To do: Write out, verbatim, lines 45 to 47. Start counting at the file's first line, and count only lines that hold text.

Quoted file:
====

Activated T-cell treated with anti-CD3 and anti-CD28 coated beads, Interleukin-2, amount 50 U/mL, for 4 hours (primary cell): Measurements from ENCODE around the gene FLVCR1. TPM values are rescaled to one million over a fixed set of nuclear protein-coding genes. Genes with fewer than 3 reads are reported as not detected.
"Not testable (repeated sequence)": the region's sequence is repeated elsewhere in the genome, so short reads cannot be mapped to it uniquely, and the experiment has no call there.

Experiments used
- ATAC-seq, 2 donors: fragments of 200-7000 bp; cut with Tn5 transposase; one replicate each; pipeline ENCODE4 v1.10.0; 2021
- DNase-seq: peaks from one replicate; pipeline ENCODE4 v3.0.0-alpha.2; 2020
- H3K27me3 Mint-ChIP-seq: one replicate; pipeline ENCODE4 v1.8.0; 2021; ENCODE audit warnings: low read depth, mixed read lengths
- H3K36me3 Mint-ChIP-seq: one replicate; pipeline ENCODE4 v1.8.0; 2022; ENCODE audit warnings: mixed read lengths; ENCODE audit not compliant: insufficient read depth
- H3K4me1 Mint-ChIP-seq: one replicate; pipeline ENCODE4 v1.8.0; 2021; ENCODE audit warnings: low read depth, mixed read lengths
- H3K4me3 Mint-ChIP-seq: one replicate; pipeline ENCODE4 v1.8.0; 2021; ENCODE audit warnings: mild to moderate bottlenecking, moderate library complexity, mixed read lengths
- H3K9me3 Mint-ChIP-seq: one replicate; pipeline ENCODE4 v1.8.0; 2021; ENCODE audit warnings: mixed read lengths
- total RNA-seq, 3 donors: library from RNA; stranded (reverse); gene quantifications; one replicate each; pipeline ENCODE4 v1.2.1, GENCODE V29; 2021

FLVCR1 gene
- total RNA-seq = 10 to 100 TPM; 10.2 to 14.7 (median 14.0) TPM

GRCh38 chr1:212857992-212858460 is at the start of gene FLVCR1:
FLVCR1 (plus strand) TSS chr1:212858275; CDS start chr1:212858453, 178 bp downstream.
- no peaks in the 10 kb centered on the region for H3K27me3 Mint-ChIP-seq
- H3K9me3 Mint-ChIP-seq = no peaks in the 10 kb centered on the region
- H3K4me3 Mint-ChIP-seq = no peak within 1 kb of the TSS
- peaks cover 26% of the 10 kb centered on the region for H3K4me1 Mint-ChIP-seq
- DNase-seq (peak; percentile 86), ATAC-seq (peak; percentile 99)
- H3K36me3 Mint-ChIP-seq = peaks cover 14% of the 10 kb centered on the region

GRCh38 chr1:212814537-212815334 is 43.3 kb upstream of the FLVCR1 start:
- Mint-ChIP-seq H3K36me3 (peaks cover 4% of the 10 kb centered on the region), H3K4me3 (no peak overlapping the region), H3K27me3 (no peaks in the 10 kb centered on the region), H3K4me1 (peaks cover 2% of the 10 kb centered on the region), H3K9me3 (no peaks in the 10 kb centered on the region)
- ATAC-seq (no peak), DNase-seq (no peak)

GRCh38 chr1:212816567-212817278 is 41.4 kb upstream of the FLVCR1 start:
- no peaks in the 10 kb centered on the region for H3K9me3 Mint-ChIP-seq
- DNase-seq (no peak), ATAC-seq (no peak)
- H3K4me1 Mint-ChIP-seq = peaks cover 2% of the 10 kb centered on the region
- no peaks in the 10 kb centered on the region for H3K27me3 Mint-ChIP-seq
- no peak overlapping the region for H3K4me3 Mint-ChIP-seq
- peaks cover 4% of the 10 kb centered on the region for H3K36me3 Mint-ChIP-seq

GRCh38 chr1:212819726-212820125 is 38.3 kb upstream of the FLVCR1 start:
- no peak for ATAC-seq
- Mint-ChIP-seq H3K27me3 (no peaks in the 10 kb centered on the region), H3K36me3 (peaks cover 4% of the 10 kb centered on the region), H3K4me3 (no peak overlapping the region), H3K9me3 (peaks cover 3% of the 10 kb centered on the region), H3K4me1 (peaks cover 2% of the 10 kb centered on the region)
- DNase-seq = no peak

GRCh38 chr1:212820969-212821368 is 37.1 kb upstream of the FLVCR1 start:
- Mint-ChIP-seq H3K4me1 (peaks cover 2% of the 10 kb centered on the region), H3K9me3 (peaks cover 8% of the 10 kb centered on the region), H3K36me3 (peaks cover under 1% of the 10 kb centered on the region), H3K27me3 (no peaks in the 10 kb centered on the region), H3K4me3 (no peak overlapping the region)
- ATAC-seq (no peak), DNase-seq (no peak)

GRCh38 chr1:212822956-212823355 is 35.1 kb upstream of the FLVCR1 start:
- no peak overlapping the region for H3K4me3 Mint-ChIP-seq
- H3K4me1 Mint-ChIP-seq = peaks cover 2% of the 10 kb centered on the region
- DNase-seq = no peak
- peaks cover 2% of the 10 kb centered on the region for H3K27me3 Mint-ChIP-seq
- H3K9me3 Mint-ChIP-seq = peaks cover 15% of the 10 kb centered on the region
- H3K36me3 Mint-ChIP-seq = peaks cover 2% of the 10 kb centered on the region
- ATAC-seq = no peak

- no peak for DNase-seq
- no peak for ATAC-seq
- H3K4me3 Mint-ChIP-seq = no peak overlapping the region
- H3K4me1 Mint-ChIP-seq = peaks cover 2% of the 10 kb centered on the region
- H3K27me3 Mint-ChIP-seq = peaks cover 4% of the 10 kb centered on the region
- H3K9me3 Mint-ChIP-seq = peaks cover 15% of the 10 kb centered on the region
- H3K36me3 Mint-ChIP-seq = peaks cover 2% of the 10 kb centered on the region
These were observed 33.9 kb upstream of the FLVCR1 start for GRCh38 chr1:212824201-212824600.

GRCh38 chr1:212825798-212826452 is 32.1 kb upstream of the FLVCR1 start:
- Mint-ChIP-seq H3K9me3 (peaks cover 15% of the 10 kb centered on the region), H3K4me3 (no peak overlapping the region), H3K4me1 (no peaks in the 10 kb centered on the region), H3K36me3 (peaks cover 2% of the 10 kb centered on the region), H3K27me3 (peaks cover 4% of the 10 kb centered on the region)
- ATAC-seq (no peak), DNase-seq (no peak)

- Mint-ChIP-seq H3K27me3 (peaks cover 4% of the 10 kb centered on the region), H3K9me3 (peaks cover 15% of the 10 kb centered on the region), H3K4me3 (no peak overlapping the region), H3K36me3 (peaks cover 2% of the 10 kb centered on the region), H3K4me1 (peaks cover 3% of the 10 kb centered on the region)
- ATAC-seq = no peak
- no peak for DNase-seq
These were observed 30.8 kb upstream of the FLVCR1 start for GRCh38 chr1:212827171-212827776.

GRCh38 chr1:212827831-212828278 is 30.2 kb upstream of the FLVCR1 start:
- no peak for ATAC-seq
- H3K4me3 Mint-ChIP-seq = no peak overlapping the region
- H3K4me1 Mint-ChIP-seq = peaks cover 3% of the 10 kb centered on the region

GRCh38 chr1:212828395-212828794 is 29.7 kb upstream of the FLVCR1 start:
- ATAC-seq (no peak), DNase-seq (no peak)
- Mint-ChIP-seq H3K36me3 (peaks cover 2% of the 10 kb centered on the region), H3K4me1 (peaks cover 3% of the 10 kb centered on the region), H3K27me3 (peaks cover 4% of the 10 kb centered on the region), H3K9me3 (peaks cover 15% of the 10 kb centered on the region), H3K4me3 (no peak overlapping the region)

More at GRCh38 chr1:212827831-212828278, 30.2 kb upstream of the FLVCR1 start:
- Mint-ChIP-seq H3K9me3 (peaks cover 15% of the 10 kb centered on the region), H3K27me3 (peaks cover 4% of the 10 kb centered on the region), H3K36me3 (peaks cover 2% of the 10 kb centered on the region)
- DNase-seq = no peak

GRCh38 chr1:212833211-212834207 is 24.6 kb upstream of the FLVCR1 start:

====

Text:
- H3K36me3 Mint-ChIP-seq = peaks cover 2% of the 10 kb centered on the region
- ATAC-seq = no peak

- no peak for DNase-seq